Colombo Additional Magistrate Rajindra Jayasuriya shocked a court-room on April 30th when she pitched into the 31-year old ‘leader’ of the honking protest against a road closure in Colombo for the purposes of a VVIP movement last Tuesday (27).
When the arrested man’s lawyers informed the court that he had recently returned from studying in Australia. The lawyers told the court that even when the Australian Prime Minister travels, these kinds of road restrictions were not imposed.
To which the Additional Magistrate retorted: “That is in Australia. This is Sri Lanka. If you do not love this country don’t come back. Stay in Australia”.
It was clear the Magistrate had already made up her mind that the citizen arrested for carrying out a legitimate, constitutionally protected protest against the rulers of the day, was a criminal, observers in court pointed out.
Additional Magistrate Jayasuriya asked the young man if he was willing to apologize. She then blamed him for the incident and ordered his bail. The man concerned walked out of court and tendered an apology to the government and the police.
The remarks by Additional Magistrate Jayasuriya, observers said, was unprecedented coming from the judge who must adjudicate on the matter brought before her by the CID and defended by counsel for the protestor. It is unheard of for a magistrate to make her views on the incident so clearly known in open court and raise questions about her objectivity, legal experts explained. Lawyers present in court, speaking confidentially to Colombo Telegraph, referred to the Additional Magistrate’s conduct as “disgraceful” behaviour from a member of the judiciary.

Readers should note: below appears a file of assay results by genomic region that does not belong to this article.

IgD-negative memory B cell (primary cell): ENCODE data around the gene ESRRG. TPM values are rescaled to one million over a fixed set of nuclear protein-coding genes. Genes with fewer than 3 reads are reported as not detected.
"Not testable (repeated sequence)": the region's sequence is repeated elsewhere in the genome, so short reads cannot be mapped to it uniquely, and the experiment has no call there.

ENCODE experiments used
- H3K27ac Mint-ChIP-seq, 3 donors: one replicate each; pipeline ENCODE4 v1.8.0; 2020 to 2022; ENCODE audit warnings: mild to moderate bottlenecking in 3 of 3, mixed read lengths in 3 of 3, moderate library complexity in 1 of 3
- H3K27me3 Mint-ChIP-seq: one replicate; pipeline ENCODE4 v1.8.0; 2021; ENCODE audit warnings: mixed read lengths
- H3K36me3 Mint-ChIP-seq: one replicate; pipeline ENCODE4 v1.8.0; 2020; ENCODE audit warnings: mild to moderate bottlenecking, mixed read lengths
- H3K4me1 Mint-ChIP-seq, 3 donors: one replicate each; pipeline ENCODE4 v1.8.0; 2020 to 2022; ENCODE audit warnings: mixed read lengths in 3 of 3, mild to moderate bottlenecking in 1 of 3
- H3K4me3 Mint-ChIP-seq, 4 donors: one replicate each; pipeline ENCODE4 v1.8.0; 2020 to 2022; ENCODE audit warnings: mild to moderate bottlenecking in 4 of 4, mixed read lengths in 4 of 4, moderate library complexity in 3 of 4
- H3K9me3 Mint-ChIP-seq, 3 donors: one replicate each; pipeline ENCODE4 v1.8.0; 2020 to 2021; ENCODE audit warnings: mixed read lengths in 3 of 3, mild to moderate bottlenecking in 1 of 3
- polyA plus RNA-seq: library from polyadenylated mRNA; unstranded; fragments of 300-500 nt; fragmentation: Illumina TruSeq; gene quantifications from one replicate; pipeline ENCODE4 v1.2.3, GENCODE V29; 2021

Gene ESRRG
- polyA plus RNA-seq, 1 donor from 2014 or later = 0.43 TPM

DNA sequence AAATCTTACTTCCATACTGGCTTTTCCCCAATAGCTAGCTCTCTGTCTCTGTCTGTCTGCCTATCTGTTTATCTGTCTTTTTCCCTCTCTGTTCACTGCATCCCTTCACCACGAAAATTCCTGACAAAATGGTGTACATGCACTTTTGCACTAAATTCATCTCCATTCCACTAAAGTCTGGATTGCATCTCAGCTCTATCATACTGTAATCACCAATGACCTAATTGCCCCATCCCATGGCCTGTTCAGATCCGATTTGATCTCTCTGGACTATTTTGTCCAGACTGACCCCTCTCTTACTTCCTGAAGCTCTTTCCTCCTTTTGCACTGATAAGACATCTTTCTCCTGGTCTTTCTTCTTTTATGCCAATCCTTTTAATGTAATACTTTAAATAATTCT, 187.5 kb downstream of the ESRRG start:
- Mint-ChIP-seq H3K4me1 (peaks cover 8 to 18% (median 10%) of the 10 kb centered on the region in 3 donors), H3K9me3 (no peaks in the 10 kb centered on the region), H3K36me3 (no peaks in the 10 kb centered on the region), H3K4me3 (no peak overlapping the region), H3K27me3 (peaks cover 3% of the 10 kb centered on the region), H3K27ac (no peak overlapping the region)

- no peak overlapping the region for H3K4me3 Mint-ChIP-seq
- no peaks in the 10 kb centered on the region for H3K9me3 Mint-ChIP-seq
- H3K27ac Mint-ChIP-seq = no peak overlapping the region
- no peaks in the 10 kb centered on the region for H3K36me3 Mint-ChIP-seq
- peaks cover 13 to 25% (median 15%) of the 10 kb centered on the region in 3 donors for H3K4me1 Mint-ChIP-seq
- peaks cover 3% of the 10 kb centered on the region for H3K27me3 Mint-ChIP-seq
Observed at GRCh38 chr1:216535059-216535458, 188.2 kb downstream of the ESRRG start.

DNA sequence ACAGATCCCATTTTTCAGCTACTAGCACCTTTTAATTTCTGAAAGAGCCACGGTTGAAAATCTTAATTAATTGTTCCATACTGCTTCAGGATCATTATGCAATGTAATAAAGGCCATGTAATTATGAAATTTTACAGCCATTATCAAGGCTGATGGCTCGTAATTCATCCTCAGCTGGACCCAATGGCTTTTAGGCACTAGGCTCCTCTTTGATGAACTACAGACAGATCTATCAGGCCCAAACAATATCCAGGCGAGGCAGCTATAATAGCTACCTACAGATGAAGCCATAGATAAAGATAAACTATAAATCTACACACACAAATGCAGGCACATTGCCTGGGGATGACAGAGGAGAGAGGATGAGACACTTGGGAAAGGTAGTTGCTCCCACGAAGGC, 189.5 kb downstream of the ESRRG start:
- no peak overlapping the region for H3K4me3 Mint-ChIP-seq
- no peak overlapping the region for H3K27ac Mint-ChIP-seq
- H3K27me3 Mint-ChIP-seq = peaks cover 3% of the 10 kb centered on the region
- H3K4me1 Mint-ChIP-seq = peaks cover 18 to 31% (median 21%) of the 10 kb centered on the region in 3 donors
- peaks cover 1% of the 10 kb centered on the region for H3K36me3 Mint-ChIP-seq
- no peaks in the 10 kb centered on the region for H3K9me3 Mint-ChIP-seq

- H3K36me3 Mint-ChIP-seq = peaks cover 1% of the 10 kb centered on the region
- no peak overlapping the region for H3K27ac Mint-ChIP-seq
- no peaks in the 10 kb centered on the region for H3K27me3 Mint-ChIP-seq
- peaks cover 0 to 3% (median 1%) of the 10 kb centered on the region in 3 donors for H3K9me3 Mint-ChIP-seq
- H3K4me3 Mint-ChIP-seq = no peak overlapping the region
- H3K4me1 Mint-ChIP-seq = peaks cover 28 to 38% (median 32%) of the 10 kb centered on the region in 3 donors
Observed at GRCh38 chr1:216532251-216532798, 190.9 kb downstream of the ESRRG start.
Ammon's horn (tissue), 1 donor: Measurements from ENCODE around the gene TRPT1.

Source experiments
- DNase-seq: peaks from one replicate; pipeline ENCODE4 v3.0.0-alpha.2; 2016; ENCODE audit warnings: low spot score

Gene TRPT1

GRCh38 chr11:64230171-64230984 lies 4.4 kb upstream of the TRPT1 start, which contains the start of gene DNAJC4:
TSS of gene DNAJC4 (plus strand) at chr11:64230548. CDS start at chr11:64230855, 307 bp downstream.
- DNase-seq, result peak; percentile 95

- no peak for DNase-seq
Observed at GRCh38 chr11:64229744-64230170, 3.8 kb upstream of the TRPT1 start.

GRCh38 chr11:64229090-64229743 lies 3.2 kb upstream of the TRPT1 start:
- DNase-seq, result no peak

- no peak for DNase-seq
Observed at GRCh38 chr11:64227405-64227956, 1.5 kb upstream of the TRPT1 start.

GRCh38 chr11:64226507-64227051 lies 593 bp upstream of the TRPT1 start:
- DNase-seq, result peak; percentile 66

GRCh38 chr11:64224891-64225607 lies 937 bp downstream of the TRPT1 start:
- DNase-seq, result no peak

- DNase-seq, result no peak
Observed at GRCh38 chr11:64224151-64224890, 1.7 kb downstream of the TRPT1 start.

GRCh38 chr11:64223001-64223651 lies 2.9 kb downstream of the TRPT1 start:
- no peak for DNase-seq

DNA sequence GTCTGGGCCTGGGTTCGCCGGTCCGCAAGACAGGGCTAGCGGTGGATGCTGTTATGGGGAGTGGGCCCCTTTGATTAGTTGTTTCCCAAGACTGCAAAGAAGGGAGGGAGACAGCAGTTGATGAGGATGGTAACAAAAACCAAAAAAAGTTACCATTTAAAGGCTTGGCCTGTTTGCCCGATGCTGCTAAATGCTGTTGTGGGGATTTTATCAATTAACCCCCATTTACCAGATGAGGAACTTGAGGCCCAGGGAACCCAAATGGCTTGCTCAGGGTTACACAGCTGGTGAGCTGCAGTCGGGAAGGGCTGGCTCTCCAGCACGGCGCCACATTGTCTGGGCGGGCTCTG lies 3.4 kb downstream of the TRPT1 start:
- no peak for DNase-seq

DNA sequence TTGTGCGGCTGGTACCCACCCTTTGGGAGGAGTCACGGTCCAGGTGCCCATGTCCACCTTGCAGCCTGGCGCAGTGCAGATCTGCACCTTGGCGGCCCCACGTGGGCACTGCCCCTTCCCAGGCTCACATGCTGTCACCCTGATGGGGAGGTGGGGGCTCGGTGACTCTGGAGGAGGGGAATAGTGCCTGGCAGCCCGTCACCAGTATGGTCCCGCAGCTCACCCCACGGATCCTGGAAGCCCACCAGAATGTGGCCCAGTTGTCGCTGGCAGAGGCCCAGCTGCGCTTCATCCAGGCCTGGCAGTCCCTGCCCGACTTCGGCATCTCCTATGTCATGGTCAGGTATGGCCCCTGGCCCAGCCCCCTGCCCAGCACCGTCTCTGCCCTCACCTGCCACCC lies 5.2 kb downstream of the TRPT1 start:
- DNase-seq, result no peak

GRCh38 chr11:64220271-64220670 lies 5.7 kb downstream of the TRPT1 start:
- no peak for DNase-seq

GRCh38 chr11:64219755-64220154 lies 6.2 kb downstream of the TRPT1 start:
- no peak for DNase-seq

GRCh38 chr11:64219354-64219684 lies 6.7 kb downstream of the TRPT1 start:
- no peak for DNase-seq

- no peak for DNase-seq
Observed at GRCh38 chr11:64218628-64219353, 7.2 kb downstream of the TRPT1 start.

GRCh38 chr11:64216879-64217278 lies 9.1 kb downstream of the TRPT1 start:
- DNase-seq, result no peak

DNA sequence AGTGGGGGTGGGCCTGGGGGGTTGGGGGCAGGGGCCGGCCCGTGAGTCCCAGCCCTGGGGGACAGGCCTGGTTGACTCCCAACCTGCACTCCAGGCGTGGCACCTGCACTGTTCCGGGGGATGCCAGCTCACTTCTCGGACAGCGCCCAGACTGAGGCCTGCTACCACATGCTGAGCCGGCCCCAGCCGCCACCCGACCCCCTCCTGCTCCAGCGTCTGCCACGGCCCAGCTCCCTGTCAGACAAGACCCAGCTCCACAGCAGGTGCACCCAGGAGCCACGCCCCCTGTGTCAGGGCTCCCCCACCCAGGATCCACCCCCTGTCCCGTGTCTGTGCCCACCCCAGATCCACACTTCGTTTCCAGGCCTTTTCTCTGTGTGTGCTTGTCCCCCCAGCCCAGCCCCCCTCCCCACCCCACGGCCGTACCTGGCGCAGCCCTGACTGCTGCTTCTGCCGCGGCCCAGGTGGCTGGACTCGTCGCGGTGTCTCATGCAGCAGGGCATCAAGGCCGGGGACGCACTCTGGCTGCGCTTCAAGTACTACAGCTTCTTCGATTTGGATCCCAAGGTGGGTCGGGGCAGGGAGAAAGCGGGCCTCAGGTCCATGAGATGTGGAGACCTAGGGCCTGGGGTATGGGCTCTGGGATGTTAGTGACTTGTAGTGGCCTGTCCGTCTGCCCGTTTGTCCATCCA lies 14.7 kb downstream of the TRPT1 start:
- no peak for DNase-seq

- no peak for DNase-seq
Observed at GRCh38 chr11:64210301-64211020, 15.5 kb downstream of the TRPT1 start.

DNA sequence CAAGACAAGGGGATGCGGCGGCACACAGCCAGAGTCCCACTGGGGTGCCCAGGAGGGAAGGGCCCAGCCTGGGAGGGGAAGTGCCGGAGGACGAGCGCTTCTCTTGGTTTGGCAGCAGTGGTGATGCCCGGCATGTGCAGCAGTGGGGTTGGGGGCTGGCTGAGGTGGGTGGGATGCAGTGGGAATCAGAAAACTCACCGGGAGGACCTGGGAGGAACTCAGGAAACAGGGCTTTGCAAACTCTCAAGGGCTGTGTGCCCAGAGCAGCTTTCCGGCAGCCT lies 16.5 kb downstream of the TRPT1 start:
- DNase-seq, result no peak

The VVIP convoy was eventually revealed to be the motorcade of the visiting Chinese Defence Minister. Video of the honking protest went viral within 24 hours as public anger mounts over Government corruption, mismanagement and a soaring cost of living. The man, instigating other motorists to honk in protest, is heard asking police officers barricading the road: “Is this what we voted for?”
Police arrested the young man who lives in Battaramulla two days later. Lawyers argued that under the constitution, the 31 year old citizen had committed no crime that should have led to his arrest. He did not hinder police personnel or instigate violence. The Supreme Court of Sri Lanka has ruled that noisy protest – by beating drums or clanging saucepans – is a legitimate exercise of the citizens’ fundamental right to free expression.
Lawyers are urging the Judicial Service Commission to take action against Additional Magistrate Jayasuriya over her conduct in court on April 30th. The JSC circulars clearly stipulate that judges should refrain from making public statements irrelevant to a case that could damage the dignity of the judiciary or cast aspersions upon its independence.
Ironically, the Supreme Court first ruled on the matter of noisy protest in 1993, in the famous Jana Gosha case. Mahinda Rajapaksa, the current Prime Minister was the chief organizer of Jana Gosha in 1992, when the opposition urged the people to make noise in protest of the then UNP Government.
Pictures of Rajapakse blowing a horn during the protest were widely circulated via social media after last week’s honking incident. The judgment authored by late Supreme Court Justice Mark Fernando, read: “speech and expression” extend to forms of expression other than oral or verbal – placards, picketing, the wearing of black armbands, the burning of draft cards, the display of any flag, badge, banner or device… …,[SSC] concedes that drumming, clapping & other sounds, however unmusical or discordant, can, in the context of the Jana Ghosha, be regarded as “speech & expression”.(By Janakie Mediwake)